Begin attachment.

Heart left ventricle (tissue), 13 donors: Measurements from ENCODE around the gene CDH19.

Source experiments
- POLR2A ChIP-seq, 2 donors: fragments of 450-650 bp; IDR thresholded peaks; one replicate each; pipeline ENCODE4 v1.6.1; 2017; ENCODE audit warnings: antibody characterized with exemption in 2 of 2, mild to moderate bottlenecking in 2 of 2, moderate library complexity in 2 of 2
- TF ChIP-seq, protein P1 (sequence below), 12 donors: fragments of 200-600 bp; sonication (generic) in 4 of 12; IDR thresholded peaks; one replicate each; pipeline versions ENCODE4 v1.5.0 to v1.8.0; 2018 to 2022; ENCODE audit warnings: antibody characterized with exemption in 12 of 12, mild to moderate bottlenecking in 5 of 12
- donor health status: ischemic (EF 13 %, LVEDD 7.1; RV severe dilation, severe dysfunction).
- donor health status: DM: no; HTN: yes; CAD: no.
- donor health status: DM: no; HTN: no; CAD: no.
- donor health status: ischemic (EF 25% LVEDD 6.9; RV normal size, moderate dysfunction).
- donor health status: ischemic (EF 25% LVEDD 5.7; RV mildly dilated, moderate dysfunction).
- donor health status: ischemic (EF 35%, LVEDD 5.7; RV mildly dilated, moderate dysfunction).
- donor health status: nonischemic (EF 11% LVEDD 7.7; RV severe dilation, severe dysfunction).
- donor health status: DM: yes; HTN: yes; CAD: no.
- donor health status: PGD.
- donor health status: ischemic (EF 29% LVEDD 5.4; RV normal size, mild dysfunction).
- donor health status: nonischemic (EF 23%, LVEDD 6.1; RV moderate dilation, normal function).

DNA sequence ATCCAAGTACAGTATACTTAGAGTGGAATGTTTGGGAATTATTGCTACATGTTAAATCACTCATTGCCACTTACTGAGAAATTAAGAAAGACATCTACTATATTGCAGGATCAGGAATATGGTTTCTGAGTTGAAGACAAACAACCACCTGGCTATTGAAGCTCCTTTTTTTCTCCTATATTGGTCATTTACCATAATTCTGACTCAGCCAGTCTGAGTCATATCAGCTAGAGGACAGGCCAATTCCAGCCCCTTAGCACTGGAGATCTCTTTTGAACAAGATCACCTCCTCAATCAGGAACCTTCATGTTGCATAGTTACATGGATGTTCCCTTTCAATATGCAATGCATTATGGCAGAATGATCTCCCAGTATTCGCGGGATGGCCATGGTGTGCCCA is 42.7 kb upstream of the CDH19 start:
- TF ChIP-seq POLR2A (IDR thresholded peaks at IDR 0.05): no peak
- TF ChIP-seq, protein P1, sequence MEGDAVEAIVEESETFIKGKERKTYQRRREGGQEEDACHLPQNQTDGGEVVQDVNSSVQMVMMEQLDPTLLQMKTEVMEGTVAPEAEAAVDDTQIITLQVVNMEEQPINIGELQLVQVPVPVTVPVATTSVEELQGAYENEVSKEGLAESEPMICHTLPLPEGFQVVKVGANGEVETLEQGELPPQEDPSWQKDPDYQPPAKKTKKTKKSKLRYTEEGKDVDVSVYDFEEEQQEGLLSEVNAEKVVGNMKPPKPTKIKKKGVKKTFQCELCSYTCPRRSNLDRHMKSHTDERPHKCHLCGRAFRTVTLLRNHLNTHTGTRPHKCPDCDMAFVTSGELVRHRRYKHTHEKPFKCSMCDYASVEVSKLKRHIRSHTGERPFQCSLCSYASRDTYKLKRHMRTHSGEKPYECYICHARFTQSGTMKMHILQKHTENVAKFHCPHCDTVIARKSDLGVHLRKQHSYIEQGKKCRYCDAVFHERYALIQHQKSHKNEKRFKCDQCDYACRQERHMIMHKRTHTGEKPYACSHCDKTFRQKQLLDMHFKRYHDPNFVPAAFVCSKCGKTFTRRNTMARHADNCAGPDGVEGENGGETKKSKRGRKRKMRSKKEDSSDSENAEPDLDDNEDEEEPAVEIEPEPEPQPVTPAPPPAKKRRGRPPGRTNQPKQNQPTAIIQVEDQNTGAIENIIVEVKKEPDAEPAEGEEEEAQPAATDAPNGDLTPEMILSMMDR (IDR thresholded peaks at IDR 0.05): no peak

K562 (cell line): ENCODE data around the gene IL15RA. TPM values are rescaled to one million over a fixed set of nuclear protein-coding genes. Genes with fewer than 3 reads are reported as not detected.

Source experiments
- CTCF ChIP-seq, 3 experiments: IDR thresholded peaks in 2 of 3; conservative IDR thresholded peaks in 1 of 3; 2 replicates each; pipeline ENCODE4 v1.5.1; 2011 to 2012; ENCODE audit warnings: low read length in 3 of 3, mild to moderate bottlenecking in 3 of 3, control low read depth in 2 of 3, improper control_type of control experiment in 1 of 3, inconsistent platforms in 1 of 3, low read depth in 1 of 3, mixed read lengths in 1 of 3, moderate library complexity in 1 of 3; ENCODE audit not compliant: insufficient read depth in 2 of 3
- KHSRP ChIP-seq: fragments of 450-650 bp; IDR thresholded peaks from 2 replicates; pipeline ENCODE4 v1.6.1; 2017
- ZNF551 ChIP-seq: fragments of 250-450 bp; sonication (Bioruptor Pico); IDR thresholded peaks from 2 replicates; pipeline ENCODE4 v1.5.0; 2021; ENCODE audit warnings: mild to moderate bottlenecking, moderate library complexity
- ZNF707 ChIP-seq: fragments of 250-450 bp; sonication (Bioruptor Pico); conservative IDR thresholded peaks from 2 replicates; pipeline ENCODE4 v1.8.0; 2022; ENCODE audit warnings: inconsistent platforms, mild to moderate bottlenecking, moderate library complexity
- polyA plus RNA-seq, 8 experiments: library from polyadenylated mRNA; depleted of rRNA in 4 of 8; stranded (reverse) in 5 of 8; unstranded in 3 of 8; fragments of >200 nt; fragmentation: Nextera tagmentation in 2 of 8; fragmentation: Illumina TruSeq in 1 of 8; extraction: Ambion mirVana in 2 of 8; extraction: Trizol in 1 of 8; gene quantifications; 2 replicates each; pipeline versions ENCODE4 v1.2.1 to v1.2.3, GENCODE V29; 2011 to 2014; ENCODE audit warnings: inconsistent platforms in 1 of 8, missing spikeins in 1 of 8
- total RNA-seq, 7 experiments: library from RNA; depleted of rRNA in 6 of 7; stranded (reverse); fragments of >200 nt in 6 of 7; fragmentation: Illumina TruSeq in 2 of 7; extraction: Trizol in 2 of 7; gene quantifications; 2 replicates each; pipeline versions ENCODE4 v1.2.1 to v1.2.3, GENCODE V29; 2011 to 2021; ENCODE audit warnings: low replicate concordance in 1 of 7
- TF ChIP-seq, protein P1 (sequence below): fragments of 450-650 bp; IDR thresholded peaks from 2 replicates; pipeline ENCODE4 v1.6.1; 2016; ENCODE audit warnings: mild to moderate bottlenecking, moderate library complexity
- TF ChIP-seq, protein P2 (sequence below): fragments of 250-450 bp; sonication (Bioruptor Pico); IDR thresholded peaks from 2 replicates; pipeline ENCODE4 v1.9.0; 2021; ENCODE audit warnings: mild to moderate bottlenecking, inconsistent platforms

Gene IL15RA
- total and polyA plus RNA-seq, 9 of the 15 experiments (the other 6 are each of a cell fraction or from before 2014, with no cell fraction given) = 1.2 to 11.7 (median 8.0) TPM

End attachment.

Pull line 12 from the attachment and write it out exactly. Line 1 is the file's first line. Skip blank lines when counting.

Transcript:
- donor health status: DM: yes; HTN: yes; CAD: no.